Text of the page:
Globalization is not a new phenomenon and has indeed existed in some form or another for centuries, albeit often limited to only a portion of the world. However, early globalizers conquered and unified most of the world known to them at that time. Alexander the Great conquered the territory from Macedonia to Greece, Asia Minor as well as Egypt, and then further east words as far as Afghanistan and the Indus River. Similarly, by 1258, Genghis Khan created a global empire further expanded by his successors. Under Kublai Khan, the empire expanded southwards to include all of modern-day China as well as the Korean Peninsula. The Mongol Empire operated an advanced relay mail system spanning the entire territory, tolerated religious diversity and encouraged freedom of religion, had a parliamentary style form of government, used paper currency backed by precious metals and there existed a system of financial backing of ventures similar to the modern-day corporation. The Silk Road became a massive free trade area from Europe through the middle east to Russia, China and Korea. One could argue that these examples were not truly globalization because of their limited scope.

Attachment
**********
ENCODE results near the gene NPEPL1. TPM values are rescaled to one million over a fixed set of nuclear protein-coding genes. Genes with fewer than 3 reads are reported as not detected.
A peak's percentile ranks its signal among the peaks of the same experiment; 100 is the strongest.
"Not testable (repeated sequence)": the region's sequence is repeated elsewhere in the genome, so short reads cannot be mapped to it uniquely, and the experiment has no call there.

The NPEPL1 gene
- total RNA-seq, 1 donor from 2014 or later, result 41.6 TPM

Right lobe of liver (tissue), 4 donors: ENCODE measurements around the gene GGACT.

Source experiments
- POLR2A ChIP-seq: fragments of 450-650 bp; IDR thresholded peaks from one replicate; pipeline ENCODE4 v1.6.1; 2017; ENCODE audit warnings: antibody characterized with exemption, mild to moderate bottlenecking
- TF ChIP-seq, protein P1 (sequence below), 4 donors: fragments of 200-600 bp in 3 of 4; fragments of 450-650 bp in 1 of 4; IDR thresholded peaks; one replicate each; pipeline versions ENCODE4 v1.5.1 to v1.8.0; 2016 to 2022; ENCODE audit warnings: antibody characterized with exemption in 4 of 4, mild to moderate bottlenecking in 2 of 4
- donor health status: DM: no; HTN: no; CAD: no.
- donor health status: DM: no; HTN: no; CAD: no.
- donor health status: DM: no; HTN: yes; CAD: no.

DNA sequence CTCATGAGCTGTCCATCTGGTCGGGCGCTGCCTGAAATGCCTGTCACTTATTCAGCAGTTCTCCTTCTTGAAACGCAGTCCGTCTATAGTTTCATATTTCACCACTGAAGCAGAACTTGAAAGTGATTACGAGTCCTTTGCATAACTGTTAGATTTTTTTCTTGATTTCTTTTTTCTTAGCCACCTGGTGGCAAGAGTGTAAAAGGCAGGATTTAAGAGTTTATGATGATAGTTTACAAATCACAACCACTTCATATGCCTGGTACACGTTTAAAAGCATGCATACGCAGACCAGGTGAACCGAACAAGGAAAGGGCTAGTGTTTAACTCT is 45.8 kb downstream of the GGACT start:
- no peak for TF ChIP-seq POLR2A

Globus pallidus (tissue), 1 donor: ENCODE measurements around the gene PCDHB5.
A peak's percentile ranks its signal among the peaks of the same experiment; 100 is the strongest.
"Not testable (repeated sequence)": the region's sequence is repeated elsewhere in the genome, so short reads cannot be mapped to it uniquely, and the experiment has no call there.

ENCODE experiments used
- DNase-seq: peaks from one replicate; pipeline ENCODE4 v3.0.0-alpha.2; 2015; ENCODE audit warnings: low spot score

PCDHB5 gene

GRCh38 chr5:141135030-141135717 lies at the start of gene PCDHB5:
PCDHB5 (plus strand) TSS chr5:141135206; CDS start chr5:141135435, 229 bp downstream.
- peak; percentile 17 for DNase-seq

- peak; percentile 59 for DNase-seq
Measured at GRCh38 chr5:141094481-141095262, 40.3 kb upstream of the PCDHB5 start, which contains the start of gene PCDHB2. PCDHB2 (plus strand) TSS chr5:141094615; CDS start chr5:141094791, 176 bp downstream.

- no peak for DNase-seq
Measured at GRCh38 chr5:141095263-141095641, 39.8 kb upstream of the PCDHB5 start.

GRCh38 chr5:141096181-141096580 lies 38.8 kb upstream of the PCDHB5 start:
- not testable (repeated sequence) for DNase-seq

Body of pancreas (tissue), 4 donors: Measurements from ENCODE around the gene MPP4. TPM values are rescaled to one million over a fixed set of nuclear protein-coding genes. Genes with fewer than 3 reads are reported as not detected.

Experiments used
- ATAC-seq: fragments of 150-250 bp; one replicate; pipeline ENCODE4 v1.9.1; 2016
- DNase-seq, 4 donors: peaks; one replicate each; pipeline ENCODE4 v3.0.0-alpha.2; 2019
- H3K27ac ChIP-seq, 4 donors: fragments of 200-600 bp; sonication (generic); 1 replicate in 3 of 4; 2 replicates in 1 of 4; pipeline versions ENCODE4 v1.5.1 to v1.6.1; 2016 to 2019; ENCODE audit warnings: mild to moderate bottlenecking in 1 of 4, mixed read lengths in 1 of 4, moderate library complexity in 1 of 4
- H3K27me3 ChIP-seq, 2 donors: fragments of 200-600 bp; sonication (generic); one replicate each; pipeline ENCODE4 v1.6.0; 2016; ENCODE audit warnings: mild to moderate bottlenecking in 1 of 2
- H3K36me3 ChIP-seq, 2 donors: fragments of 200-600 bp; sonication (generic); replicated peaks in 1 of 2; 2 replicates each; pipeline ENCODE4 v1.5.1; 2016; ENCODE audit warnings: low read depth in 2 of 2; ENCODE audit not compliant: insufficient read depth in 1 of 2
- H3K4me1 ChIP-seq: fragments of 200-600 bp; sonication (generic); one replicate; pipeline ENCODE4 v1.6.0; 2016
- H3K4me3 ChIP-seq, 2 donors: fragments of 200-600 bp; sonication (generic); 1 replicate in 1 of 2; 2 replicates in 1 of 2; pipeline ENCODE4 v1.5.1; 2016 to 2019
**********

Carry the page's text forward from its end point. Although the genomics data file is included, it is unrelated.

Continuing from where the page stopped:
Most western observers look at globalization as a phenomenon that started during the Industrial Revolution. Once manufacturing machines were made of iron and steel, powered by steam, the final products needed markets and the demand for raw materials for the manufacturing processes expanded dramatically. The interventions that harnessed steam, allowed for the development of transportation technologies, rapidly and reliably moving heavy loads over long distances. Applied to terrestrial transportation in the form of railroads and on the steamship by water, nations were able to expand the reach to new markets and source raw materials.